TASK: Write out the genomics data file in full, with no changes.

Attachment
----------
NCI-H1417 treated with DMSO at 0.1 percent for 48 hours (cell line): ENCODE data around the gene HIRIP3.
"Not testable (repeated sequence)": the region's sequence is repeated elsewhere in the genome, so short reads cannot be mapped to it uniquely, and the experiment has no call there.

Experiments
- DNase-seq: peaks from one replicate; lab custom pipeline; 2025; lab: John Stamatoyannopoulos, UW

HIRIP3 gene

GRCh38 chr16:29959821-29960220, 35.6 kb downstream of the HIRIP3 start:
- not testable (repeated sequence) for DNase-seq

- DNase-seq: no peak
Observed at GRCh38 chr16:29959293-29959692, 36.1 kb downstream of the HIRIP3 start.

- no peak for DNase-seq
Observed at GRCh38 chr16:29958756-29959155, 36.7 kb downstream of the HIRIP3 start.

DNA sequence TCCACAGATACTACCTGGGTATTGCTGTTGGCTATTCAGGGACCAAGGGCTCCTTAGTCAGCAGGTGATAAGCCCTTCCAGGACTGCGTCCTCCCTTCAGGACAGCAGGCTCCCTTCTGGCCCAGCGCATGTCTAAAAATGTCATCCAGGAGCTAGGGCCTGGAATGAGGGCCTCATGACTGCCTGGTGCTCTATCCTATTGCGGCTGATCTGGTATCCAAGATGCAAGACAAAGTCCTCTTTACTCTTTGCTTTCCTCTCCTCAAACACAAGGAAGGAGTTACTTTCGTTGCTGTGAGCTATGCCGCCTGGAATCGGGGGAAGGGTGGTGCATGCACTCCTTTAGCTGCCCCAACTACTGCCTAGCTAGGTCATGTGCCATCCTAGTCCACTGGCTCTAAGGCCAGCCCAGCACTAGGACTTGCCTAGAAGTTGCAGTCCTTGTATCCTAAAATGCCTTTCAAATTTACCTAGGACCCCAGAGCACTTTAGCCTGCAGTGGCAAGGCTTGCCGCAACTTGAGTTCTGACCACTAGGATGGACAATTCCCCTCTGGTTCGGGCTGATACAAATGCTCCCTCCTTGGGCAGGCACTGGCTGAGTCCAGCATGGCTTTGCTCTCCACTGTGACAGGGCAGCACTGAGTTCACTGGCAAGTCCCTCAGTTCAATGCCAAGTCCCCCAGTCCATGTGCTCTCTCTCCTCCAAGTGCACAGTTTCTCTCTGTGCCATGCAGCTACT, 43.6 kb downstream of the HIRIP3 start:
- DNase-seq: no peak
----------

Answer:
NCI-H1417 treated with DMSO at 0.1 percent for 48 hours (cell line): ENCODE data around the gene HIRIP3.
"Not testable (repeated sequence)": the region's sequence is repeated elsewhere in the genome, so short reads cannot be mapped to it uniquely, and the experiment has no call there.

Experiments
- DNase-seq: peaks from one replicate; lab custom pipeline; 2025; lab: John Stamatoyannopoulos, UW

HIRIP3 gene

GRCh38 chr16:29959821-29960220, 35.6 kb downstream of the HIRIP3 start:
- not testable (repeated sequence) for DNase-seq

- DNase-seq: no peak
Observed at GRCh38 chr16:29959293-29959692, 36.1 kb downstream of the HIRIP3 start.

- no peak for DNase-seq
Observed at GRCh38 chr16:29958756-29959155, 36.7 kb downstream of the HIRIP3 start.

DNA sequence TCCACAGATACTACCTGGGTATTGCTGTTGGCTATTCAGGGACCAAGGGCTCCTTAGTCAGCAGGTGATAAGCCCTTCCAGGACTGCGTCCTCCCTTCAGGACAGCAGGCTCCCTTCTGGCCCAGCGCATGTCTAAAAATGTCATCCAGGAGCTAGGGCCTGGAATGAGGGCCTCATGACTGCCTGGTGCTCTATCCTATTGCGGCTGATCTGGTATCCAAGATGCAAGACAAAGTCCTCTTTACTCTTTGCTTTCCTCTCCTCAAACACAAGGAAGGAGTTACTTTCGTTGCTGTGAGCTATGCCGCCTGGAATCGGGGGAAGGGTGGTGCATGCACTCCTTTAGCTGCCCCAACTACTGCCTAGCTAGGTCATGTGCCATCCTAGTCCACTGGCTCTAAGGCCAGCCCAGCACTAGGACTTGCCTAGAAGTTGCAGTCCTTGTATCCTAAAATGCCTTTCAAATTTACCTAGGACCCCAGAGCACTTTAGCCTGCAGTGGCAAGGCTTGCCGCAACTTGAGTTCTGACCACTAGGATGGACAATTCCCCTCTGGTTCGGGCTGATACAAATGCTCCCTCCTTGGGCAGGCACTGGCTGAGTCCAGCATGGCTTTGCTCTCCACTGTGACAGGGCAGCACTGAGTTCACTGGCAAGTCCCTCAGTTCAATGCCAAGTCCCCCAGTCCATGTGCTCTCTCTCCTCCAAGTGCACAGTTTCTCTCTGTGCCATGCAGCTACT, 43.6 kb downstream of the HIRIP3 start:
- DNase-seq: no peak